I was able to go to college and stay there, all four years, thanks to a combo platter of financial aid: a tuition reduction from Reed College, a Pell grant, student loans, and the work-study program, which meant that I worked a certain number of hours per week in the campus bookstore and on campus security (with a flashlight and a walkie-talkie). It was the 1980s. I didn’t think twice about this largesse – my family was poor, and I needed to go to college, and my grades and SAT and Achievement scores were okay, so of course I’d get help. That was how it worked back then.
Except for the three weeks every summer when I joined my family on Tuckernuck Island, I worked between school years. Again, because it was the 1980s, jobs for college students weren’t hard to find. The summer after my freshman year, I was hired by Jo, a senior at Reed, along with four fellow Reedies, to cook for a camp for emotionally disturbed children near Shawnee, Pennsylvania, in the Delaware Water Gap.
The camp offered an eight-week program. The kids lived in cabins with their counselors, and we cooks lived together in our own cabin – Jo, Jen, Lucy, and I, in four little cots in two straight lines. Ben, the only man on the kitchen staff, bunked with some of the other male staff, probably the grounds crew.
We had a rotating roster of duties. Breakfast duty, for example, meant showing up before 6 in the morning and breaking eggs into a Hobart from pallets that held 8 dozen each (I got very good at the two-handed egg crack; we all did), beating them with electric paddles, adding milk, cinnamon and vanilla, and soaking loaf after loaf of generic wheat bread in batches in the egg mixture and frying them on the huge griddles.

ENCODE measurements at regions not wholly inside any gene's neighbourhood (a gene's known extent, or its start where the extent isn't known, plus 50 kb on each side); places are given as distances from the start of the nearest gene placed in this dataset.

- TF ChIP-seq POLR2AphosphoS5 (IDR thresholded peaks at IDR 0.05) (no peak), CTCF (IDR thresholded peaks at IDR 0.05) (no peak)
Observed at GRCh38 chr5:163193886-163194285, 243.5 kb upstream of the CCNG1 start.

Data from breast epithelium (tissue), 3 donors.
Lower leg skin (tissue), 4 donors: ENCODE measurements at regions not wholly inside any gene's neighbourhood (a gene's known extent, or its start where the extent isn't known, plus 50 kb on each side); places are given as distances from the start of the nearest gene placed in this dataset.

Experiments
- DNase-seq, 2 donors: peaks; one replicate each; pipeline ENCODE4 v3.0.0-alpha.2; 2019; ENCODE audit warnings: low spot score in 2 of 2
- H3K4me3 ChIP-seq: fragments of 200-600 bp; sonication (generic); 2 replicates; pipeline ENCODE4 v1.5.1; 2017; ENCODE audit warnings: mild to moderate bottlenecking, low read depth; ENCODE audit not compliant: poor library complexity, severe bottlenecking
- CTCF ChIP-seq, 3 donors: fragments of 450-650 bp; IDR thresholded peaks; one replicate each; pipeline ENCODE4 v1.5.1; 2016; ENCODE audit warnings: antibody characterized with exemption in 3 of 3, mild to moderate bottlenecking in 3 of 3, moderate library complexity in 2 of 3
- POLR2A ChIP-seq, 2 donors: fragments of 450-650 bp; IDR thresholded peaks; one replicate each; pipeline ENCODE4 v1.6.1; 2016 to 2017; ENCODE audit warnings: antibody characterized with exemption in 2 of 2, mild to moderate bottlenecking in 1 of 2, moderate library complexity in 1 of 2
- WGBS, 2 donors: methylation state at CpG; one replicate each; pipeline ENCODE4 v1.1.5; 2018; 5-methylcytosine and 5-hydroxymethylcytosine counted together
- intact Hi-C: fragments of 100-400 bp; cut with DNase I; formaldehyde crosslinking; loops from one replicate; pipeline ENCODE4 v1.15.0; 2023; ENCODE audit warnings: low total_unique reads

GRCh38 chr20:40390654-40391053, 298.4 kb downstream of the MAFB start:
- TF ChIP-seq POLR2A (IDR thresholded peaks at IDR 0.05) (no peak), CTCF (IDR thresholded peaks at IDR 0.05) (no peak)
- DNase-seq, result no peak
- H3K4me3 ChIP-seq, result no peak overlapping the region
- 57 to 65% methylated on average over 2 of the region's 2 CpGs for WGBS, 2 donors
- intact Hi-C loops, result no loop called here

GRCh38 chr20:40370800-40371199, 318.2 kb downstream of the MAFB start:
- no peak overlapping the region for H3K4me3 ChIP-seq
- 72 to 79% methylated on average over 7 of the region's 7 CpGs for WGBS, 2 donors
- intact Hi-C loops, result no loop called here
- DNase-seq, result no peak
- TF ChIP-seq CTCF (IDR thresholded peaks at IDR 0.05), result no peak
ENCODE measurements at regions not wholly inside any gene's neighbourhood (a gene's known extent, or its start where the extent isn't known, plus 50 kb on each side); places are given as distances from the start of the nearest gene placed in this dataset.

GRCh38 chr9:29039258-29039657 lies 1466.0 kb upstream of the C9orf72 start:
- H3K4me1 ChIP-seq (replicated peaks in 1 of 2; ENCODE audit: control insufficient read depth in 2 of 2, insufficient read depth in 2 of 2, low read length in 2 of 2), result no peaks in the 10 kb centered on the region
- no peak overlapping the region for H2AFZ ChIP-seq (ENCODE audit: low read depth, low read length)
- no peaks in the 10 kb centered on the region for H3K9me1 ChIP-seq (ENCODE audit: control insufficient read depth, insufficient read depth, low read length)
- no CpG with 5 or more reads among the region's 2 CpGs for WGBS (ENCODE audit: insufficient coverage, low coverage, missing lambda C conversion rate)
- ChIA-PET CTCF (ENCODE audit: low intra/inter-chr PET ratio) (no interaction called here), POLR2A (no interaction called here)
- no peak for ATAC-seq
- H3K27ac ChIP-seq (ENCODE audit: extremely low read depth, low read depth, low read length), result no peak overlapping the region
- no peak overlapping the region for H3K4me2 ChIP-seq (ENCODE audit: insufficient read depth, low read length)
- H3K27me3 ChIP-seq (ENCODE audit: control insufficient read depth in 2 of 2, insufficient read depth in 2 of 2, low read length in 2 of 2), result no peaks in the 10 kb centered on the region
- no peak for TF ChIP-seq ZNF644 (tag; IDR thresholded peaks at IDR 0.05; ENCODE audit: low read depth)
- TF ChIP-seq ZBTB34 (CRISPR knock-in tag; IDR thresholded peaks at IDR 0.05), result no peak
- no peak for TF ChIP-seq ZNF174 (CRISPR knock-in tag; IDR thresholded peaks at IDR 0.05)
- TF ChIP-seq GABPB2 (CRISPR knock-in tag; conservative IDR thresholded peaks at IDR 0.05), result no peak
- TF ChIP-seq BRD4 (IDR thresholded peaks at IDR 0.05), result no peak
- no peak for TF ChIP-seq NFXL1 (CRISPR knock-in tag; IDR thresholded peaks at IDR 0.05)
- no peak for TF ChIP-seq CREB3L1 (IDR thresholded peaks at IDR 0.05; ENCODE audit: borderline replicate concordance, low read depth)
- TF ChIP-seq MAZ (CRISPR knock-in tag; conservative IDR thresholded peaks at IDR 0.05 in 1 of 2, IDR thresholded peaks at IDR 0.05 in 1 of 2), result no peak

Lucy and I were frequently on breakfast duty together. Lucy was my favorite person on the crew, and my friend. She was little and fine-boned but very strong, with wavy long blonde hair and a wry, calm disposition. She wore white wife-beaters and baggy canvas shorts and Birkenstocks. We listened to a lot of Bob Marley; now, whenever I hear “Natty Dread,” I’m suddenly back in the camp kitchen at dawn.
Jo, our sterling, super-responsible, serious boss, armed us with ring binders she’d assembled, full of recipes proportioned for however many people we were, 200 as I recall. It was classic cafeteria food, all of it — red-bean chili, which we stirred with paddles in tall stainless-steel pots, and spaghetti and meatballs, and various casseroles like baked ziti and mac and cheese, which we baked in industrial ovens in pans the size of small sleds.
Because the children all had varying degrees of “issues” and disorders (which these days would naturally be medicated), their diets were severely restricted. The recipes were filling and healthy – heavy on vegetables and starches, light on meats and fats. The kids weren’t allowed to have any sugar at all. Desserts were sweetened with sugar-free applesauce, industrial-sized cans of it; I still remember the vast sheet pans we made of gingerbread and brownies and cobblers, which came out of the oven smelling delicious and looking bona-fide and tasting… disappointing, at least to me. I had a sweet tooth, back then, years before I discovered alcohol. Applesauce did not cut it.